The United States Air Force Chief, Gen. David L. Goldfein, created a sensation at the Dubai Airshow in October 2019 by revealing plans for automation of the kill chain during lethal engagements.
Humans in their design would enter the picture only at the last stage of target engagement, while rest of the kill chain – detection of objects, their identification, decision to initiate lethal engagement and assignment of targets to weapons platforms – would be fully automated. This development would be in sync with the need for quicker response time to effectively respond to future threats.
To quote Goldfein, “In most kill chains today there is a human in every step of the loop, but the future would require humans on the loop – not in the loop, making final decisions for lethal or non-lethal fires.”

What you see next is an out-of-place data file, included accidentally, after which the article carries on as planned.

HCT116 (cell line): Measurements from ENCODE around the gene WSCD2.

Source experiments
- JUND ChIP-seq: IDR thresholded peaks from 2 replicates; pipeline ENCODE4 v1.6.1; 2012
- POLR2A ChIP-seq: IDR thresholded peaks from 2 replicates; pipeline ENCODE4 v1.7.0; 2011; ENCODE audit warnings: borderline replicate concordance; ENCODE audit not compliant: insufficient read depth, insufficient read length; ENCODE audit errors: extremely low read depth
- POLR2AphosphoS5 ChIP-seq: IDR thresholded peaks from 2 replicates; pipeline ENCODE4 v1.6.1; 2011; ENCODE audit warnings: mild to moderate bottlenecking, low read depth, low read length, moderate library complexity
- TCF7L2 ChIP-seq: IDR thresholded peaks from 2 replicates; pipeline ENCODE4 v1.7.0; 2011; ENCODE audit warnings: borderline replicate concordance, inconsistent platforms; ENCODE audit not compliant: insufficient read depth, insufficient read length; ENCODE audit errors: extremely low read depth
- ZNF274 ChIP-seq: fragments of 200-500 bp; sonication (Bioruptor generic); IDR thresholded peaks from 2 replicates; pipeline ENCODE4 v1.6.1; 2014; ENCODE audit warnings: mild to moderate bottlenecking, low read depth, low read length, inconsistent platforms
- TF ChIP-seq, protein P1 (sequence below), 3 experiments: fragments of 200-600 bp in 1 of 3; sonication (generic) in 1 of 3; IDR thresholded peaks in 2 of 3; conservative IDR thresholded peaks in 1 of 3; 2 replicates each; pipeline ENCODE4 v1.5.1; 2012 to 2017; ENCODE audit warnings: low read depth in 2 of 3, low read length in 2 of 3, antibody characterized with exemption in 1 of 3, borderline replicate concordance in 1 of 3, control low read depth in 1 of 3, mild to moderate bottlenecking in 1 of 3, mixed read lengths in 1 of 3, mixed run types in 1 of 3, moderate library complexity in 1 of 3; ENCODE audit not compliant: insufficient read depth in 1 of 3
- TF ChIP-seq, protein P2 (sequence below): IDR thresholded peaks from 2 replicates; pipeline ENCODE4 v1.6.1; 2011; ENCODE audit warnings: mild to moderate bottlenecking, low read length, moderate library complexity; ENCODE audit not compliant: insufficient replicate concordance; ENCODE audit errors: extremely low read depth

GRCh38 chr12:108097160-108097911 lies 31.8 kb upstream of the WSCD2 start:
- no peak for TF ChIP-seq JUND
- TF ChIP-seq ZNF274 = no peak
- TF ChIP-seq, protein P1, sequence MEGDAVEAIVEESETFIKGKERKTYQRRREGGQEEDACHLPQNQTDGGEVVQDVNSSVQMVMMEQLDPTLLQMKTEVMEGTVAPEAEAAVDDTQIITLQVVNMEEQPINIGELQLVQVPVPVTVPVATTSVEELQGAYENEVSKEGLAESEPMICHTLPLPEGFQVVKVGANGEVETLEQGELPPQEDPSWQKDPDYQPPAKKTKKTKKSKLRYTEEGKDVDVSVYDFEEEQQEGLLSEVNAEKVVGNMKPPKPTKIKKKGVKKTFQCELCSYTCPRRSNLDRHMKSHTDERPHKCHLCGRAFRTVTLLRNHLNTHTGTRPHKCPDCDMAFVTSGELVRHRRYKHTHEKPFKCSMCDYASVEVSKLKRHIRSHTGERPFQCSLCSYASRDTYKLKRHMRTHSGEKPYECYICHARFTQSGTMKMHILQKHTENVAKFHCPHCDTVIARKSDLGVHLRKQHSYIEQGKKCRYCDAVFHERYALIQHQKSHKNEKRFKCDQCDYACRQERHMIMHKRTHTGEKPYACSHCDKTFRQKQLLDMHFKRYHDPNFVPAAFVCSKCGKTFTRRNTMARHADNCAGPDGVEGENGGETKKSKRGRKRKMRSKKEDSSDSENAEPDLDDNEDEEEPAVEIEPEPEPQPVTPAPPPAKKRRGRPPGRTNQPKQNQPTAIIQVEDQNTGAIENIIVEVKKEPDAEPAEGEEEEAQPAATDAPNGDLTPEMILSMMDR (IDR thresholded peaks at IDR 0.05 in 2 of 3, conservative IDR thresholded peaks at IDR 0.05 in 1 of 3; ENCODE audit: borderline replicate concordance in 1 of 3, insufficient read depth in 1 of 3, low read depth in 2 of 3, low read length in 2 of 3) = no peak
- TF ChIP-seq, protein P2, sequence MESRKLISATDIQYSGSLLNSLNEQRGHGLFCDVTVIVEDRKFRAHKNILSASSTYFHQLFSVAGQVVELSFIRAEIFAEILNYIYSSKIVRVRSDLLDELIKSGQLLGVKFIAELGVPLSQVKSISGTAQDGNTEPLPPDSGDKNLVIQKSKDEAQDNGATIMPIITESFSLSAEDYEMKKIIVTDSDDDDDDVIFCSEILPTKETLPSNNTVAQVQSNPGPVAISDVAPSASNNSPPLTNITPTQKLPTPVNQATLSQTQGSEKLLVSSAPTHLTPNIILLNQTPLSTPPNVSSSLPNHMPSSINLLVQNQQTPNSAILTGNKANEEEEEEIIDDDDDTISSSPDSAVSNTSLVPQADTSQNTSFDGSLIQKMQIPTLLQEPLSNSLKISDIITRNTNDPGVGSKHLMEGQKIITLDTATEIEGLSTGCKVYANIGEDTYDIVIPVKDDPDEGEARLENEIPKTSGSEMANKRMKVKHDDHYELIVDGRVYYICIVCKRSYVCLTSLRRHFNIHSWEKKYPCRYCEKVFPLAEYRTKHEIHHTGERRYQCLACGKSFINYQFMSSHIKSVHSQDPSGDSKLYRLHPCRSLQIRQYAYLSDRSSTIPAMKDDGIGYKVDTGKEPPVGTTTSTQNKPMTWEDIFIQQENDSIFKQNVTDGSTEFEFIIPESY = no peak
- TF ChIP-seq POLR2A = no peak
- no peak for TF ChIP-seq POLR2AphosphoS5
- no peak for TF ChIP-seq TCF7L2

It is also argued that in future a human would be ‘on the loop’ when even the last stage is automated, although he would only oversee the operation with veto power.
The rapidly advancing technology has, of late, started bringing about some radical transformation to long-standing concepts and beliefs at large. Warfare is no exception in this regard, with some of its seemingly enduring concepts transforming under the impact of technology. Keeping humans in the chain of killing and destruction is one such issue. The terminology for the same – being used more after the proliferation of computers and networking in warfare – is ‘keeping human in the loop’.
Leaving the decision to kill or destroy totally to machines is invariably seen as cold-blooded and a gross violation of human ethics. Even the military league is generally strongly opposed to the idea. In certain cases, such automation is there even now with humans on the loop.
In air defence and missile defence, for example, the time available to make a decision is extremely limited, especially with modern high-speed aircraft and missiles, and it is “either they or us situation” most of the time.